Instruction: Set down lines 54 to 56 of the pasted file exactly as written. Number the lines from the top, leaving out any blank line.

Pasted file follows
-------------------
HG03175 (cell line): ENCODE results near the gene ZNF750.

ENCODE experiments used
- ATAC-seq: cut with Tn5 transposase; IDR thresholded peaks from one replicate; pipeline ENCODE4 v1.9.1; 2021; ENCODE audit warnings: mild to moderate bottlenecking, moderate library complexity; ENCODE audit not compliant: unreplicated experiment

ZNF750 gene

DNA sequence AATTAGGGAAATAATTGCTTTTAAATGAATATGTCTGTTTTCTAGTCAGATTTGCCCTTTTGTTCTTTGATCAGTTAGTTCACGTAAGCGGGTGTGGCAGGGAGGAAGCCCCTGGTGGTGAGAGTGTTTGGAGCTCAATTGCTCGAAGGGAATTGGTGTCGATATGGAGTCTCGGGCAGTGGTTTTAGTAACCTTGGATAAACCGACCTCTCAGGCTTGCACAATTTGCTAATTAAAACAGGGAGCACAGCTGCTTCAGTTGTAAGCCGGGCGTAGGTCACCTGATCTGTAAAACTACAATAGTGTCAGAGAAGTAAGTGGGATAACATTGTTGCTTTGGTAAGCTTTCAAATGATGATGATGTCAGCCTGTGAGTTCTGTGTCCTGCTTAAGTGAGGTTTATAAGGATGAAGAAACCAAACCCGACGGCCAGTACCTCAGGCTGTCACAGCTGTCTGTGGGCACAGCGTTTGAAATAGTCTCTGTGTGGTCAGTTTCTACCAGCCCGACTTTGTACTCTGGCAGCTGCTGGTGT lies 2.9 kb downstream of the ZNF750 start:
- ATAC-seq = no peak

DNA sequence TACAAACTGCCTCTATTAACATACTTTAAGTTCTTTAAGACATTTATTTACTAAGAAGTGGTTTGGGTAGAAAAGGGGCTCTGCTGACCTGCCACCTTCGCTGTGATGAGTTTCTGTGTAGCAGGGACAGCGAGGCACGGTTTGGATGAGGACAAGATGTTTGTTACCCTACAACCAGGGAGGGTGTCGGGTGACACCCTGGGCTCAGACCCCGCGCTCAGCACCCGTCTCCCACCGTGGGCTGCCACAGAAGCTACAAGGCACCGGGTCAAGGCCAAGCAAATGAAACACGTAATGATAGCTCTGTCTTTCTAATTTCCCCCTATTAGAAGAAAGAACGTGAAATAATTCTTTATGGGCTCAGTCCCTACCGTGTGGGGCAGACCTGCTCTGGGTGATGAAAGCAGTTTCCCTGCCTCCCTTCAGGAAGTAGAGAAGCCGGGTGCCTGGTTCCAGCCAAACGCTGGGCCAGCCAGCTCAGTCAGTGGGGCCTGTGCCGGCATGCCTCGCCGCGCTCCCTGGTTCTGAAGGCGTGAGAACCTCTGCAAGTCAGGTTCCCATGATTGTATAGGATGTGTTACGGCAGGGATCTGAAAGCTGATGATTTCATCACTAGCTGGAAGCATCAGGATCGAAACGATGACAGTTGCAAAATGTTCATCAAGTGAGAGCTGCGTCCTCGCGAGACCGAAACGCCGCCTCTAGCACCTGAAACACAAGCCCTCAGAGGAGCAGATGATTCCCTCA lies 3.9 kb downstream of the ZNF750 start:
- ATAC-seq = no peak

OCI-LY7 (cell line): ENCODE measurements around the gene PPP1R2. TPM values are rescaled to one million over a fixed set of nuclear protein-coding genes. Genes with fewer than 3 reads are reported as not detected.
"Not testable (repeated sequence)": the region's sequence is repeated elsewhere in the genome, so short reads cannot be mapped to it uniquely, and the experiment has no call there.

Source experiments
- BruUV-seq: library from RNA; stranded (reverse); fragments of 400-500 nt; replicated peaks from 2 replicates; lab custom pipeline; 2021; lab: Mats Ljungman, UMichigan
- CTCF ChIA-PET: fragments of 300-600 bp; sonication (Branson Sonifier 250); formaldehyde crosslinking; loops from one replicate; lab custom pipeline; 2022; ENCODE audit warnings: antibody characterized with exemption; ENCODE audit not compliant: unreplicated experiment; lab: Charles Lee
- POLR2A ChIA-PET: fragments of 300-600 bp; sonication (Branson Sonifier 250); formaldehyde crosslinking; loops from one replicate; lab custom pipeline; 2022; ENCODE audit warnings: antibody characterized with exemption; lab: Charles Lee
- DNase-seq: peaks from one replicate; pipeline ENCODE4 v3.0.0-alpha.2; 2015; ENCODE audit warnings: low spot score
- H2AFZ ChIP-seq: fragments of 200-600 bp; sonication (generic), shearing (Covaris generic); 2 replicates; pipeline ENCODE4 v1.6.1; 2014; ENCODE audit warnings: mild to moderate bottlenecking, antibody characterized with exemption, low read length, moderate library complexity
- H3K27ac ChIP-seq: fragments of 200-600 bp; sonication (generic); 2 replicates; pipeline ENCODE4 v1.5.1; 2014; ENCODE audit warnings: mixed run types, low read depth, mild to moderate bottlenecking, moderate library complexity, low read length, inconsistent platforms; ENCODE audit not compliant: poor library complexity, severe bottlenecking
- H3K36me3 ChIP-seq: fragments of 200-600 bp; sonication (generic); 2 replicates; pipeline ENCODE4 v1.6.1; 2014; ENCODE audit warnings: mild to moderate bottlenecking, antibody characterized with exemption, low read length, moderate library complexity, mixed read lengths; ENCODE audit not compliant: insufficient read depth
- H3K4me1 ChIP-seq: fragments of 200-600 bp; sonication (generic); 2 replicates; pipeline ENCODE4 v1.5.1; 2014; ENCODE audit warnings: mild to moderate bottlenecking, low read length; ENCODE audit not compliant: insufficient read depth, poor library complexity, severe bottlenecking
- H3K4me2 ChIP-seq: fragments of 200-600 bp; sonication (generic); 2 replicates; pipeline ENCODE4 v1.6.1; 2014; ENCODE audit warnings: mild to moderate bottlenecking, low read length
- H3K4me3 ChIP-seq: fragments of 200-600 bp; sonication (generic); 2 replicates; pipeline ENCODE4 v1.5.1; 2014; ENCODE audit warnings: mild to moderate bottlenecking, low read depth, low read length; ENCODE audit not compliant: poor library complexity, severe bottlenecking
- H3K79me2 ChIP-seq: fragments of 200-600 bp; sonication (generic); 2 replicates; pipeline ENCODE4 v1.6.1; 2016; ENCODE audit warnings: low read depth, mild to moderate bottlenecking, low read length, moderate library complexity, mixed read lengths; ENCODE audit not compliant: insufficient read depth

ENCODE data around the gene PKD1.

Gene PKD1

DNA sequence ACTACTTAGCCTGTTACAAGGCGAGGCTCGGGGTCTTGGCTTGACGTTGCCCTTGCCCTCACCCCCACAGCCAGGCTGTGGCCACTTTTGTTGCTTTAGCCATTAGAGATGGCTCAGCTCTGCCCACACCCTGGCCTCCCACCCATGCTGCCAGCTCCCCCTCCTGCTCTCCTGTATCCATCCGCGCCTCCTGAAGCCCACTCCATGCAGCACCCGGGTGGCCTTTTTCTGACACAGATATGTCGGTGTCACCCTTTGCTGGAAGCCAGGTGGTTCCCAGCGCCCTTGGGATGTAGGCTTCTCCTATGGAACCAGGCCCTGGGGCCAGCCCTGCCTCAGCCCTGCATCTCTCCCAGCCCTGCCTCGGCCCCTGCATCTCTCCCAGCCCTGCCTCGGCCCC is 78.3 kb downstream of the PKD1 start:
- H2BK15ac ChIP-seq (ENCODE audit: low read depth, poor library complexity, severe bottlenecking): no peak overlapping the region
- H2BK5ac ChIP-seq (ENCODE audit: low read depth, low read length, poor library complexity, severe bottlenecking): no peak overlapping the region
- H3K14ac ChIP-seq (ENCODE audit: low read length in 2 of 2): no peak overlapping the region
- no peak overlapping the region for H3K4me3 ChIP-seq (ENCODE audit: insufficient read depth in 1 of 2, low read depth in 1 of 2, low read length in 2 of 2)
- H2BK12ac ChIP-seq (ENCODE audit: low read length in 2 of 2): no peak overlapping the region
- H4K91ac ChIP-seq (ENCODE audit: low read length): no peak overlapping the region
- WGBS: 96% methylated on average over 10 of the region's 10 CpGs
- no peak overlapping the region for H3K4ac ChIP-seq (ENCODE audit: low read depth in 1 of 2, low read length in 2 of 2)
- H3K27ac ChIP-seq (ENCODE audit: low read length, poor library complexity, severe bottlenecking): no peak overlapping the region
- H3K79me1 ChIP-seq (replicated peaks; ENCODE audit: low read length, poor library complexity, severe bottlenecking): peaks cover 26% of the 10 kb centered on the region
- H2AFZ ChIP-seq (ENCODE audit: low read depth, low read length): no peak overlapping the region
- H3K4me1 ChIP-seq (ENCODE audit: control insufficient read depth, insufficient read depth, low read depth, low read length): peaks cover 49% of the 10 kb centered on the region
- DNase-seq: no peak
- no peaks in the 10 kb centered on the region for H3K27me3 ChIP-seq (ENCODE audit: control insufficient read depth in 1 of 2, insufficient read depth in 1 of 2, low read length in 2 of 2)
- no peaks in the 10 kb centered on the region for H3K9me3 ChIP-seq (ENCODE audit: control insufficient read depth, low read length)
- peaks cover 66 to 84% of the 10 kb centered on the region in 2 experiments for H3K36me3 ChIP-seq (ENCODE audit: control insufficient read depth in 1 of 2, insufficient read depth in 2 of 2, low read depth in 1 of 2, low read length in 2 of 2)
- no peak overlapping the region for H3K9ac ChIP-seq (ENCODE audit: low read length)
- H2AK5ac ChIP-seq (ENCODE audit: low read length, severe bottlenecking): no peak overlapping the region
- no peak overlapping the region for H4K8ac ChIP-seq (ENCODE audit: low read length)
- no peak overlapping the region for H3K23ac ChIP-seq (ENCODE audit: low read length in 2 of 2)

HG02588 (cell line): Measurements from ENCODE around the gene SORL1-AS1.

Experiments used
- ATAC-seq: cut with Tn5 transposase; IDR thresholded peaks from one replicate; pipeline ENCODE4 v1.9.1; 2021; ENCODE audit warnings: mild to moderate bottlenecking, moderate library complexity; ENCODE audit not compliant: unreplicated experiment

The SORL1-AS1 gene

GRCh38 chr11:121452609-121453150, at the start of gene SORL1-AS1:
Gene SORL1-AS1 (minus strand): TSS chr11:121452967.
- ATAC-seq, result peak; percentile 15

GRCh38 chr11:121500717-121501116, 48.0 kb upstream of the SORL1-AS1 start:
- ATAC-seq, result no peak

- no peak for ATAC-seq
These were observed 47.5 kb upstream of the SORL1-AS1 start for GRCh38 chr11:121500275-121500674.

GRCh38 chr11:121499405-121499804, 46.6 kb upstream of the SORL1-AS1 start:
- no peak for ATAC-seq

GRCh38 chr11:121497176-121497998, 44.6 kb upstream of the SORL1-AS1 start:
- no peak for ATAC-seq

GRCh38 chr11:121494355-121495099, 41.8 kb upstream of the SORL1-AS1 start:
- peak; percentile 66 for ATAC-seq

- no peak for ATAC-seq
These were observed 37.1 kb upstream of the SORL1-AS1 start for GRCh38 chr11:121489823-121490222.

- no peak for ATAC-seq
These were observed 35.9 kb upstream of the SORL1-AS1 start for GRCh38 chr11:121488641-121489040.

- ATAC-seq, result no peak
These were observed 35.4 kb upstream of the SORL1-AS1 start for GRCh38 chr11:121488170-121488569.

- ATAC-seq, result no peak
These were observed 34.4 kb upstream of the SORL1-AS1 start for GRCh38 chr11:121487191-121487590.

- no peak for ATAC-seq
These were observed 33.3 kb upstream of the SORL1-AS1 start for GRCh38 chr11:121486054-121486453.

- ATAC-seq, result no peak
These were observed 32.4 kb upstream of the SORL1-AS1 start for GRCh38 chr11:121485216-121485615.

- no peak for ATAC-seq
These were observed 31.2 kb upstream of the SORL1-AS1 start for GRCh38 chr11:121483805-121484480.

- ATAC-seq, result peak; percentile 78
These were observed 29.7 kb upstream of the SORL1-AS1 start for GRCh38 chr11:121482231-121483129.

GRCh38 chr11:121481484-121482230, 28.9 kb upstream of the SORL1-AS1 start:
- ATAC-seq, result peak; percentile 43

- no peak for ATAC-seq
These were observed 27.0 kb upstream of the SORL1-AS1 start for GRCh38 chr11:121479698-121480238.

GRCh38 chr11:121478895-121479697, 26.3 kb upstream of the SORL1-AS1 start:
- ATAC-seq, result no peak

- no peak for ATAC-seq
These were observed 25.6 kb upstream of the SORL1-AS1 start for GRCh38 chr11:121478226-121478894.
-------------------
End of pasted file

- ATAC-seq, result no peak

- no peak for ATAC-seq
These were observed 47.5 kb upstream of the SORL1-AS1 start for GRCh38 chr11:121500275-121500674.